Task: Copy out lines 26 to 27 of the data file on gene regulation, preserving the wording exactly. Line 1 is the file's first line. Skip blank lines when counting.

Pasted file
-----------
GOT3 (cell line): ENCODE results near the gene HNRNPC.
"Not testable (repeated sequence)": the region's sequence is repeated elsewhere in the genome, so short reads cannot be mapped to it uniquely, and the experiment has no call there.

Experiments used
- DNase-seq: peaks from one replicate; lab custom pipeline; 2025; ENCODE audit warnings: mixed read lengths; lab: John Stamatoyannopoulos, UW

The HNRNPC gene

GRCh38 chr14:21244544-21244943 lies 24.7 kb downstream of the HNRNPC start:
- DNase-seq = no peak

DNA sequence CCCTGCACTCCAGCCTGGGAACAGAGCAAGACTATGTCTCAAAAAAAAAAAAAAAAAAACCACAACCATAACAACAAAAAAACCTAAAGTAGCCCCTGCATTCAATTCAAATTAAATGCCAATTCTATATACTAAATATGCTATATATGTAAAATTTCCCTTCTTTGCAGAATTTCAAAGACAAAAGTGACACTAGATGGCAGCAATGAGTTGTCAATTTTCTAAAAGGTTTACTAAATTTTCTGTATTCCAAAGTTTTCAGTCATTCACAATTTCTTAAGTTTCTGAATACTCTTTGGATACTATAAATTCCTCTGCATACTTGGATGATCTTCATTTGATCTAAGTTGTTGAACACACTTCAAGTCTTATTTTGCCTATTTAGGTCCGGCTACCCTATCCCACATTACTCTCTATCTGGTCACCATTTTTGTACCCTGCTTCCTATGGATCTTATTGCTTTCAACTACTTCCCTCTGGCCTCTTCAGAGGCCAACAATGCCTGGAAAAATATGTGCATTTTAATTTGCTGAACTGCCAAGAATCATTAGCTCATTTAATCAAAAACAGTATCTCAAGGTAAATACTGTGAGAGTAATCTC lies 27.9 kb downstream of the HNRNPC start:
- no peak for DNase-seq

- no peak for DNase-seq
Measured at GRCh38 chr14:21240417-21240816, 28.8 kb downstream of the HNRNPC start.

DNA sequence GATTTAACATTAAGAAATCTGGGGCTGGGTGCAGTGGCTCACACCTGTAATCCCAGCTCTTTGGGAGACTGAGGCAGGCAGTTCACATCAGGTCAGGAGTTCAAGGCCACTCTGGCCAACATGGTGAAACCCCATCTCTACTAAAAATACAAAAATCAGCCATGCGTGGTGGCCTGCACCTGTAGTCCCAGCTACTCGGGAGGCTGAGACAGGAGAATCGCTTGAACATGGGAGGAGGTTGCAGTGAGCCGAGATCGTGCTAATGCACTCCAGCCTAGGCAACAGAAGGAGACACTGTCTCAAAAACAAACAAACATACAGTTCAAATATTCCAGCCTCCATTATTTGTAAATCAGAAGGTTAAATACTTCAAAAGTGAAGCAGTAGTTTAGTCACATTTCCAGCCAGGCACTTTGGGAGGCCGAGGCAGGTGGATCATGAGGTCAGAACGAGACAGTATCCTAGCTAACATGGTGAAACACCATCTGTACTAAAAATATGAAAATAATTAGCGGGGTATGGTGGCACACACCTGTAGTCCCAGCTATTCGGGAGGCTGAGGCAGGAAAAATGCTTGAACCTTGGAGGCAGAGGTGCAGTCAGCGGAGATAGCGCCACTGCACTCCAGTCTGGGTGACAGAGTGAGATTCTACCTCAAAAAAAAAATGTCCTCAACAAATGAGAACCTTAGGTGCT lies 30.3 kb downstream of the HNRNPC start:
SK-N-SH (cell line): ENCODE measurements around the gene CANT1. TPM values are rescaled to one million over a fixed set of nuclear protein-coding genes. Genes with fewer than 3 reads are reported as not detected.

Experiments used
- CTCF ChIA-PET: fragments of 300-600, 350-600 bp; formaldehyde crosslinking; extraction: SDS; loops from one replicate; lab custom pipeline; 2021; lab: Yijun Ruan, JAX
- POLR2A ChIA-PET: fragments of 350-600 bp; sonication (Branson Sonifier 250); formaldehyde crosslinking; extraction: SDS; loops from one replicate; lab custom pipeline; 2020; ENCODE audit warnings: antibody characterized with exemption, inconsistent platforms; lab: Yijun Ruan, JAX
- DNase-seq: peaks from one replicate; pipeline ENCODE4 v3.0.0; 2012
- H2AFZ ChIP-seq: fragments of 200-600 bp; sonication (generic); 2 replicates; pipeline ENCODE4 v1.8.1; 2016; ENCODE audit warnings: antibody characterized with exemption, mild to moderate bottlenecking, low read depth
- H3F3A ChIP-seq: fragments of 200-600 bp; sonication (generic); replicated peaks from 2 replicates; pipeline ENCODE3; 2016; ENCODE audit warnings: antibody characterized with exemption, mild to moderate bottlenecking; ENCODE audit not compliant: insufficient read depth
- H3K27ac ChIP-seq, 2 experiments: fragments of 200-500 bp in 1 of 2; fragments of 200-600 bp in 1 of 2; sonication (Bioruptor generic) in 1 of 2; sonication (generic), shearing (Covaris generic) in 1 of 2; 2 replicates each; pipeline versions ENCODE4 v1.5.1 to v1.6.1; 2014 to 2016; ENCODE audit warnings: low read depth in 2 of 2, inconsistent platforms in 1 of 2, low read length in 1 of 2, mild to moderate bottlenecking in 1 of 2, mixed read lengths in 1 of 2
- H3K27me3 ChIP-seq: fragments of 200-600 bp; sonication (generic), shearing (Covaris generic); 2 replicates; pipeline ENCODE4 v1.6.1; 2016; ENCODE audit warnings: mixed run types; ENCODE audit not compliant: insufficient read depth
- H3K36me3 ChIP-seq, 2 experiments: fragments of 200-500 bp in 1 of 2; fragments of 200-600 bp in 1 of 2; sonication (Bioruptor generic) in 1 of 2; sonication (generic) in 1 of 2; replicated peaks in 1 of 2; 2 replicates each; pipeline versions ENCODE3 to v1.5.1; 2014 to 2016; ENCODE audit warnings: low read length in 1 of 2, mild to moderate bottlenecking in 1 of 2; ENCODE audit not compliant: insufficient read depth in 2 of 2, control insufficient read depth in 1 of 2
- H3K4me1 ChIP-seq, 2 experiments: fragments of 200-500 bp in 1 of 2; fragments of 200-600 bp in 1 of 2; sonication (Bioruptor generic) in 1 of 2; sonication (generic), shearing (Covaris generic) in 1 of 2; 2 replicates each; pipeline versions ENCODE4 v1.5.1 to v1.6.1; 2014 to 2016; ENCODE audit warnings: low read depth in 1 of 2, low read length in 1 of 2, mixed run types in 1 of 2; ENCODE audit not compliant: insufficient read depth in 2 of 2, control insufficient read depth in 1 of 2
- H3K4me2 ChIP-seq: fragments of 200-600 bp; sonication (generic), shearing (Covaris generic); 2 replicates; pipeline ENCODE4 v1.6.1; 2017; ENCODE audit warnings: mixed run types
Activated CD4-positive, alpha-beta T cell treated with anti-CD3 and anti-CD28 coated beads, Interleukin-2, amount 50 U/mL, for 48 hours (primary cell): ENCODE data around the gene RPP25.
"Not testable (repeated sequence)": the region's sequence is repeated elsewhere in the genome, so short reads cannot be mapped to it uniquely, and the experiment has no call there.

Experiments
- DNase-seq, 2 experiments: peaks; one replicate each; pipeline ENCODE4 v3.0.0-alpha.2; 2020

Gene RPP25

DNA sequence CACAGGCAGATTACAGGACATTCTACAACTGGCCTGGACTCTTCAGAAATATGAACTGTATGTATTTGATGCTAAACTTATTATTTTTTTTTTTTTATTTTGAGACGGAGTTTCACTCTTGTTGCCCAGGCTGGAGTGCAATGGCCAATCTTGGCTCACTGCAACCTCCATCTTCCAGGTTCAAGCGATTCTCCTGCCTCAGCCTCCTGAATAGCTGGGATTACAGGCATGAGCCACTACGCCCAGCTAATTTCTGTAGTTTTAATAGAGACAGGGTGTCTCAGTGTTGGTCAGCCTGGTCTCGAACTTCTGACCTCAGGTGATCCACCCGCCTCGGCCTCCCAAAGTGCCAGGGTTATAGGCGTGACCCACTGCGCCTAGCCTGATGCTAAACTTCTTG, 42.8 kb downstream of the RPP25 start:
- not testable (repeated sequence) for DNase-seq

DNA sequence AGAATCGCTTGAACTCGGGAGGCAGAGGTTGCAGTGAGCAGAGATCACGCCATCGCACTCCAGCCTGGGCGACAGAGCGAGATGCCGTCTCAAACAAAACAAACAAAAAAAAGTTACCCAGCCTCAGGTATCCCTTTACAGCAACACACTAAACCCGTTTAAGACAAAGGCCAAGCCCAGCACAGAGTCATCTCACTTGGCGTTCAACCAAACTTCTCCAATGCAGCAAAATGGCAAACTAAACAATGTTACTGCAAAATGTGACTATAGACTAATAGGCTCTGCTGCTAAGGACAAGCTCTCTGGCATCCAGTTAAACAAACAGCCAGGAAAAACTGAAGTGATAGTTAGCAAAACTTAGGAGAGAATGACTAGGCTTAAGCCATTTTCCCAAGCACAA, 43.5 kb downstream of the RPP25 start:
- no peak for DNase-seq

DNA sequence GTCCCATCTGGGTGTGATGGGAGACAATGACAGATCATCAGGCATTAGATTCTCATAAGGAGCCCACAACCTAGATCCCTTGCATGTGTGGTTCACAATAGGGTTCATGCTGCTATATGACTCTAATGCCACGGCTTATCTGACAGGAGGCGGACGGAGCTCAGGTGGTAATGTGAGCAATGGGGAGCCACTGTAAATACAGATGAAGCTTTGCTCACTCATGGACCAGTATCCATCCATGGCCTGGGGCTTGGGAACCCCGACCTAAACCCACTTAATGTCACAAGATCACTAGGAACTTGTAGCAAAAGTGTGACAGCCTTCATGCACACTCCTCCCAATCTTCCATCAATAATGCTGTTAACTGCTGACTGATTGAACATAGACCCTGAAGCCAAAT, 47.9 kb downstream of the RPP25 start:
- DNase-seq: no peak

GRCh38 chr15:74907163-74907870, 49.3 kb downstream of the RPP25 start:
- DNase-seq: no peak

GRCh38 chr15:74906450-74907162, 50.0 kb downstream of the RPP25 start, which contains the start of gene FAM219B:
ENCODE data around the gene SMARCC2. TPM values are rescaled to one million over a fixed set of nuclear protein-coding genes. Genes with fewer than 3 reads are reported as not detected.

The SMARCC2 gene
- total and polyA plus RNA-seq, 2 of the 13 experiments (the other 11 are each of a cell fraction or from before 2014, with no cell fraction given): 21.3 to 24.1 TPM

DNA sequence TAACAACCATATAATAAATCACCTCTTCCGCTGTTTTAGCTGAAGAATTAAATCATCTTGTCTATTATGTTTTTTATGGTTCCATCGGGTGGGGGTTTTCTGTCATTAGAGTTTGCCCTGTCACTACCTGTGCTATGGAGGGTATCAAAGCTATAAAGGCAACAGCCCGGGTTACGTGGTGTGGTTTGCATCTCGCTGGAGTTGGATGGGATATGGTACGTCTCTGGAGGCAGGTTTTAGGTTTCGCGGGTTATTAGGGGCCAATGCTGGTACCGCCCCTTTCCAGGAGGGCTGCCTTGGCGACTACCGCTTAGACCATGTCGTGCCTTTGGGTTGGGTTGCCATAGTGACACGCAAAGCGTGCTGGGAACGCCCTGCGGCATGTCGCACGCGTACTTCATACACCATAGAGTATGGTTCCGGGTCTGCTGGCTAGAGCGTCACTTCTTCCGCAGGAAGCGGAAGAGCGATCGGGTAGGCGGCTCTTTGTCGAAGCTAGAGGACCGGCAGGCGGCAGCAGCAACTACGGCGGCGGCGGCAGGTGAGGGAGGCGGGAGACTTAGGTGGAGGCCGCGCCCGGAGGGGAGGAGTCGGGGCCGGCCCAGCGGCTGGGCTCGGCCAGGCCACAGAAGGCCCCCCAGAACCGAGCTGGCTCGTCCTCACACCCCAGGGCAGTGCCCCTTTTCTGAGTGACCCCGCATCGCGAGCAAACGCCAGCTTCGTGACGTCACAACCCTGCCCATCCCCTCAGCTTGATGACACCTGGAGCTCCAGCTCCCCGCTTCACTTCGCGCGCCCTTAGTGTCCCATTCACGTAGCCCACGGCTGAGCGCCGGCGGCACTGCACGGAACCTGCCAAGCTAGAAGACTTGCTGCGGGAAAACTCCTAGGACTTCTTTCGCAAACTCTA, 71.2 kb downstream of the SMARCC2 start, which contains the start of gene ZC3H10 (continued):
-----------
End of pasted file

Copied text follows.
"Not testable (repeated sequence)": the region's sequence is repeated elsewhere in the genome, so short reads cannot be mapped to it uniquely, and the experiment has no call there.

Experiments